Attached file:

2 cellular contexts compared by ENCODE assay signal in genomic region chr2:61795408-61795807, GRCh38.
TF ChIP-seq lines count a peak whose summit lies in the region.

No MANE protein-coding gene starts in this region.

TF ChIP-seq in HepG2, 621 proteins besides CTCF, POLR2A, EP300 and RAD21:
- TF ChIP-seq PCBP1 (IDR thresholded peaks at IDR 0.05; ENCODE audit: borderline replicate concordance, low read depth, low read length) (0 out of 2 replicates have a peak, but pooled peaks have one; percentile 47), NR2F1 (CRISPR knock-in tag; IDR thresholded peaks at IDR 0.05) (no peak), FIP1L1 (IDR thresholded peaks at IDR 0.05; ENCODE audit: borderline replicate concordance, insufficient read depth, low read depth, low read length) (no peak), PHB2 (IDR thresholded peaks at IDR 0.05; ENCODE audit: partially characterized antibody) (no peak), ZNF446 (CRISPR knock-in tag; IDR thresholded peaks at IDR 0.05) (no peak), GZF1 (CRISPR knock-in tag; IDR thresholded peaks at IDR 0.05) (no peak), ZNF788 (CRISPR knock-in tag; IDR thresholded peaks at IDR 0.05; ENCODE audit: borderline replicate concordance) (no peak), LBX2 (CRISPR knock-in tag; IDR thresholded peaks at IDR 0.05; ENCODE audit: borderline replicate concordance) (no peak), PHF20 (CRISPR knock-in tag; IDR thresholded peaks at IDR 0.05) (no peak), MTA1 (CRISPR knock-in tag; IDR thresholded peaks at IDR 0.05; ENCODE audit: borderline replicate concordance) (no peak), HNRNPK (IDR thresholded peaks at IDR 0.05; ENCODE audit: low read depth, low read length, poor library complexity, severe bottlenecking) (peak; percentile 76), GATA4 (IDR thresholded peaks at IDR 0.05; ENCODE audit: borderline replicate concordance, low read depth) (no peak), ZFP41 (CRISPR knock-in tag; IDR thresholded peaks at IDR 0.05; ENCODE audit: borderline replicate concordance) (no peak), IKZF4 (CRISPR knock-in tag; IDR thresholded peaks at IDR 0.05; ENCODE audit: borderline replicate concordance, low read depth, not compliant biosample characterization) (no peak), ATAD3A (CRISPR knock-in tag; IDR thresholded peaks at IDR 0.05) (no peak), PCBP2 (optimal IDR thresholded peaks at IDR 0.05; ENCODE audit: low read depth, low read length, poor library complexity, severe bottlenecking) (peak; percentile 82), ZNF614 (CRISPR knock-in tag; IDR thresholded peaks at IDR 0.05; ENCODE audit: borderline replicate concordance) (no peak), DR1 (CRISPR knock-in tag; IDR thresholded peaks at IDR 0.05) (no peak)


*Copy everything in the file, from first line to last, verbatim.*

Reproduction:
2 cellular contexts compared by ENCODE assay signal in genomic region chr2:61795408-61795807, GRCh38.
TF ChIP-seq lines count a peak whose summit lies in the region.

No MANE protein-coding gene starts in this region.

TF ChIP-seq in HepG2, 621 proteins besides CTCF, POLR2A, EP300 and RAD21:
- TF ChIP-seq PCBP1 (IDR thresholded peaks at IDR 0.05; ENCODE audit: borderline replicate concordance, low read depth, low read length) (0 out of 2 replicates have a peak, but pooled peaks have one; percentile 47), NR2F1 (CRISPR knock-in tag; IDR thresholded peaks at IDR 0.05) (no peak), FIP1L1 (IDR thresholded peaks at IDR 0.05; ENCODE audit: borderline replicate concordance, insufficient read depth, low read depth, low read length) (no peak), PHB2 (IDR thresholded peaks at IDR 0.05; ENCODE audit: partially characterized antibody) (no peak), ZNF446 (CRISPR knock-in tag; IDR thresholded peaks at IDR 0.05) (no peak), GZF1 (CRISPR knock-in tag; IDR thresholded peaks at IDR 0.05) (no peak), ZNF788 (CRISPR knock-in tag; IDR thresholded peaks at IDR 0.05; ENCODE audit: borderline replicate concordance) (no peak), LBX2 (CRISPR knock-in tag; IDR thresholded peaks at IDR 0.05; ENCODE audit: borderline replicate concordance) (no peak), PHF20 (CRISPR knock-in tag; IDR thresholded peaks at IDR 0.05) (no peak), MTA1 (CRISPR knock-in tag; IDR thresholded peaks at IDR 0.05; ENCODE audit: borderline replicate concordance) (no peak), HNRNPK (IDR thresholded peaks at IDR 0.05; ENCODE audit: low read depth, low read length, poor library complexity, severe bottlenecking) (peak; percentile 76), GATA4 (IDR thresholded peaks at IDR 0.05; ENCODE audit: borderline replicate concordance, low read depth) (no peak), ZFP41 (CRISPR knock-in tag; IDR thresholded peaks at IDR 0.05; ENCODE audit: borderline replicate concordance) (no peak), IKZF4 (CRISPR knock-in tag; IDR thresholded peaks at IDR 0.05; ENCODE audit: borderline replicate concordance, low read depth, not compliant biosample characterization) (no peak), ATAD3A (CRISPR knock-in tag; IDR thresholded peaks at IDR 0.05) (no peak), PCBP2 (optimal IDR thresholded peaks at IDR 0.05; ENCODE audit: low read depth, low read length, poor library complexity, severe bottlenecking) (peak; percentile 82), ZNF614 (CRISPR knock-in tag; IDR thresholded peaks at IDR 0.05; ENCODE audit: borderline replicate concordance) (no peak), DR1 (CRISPR knock-in tag; IDR thresholded peaks at IDR 0.05) (no peak)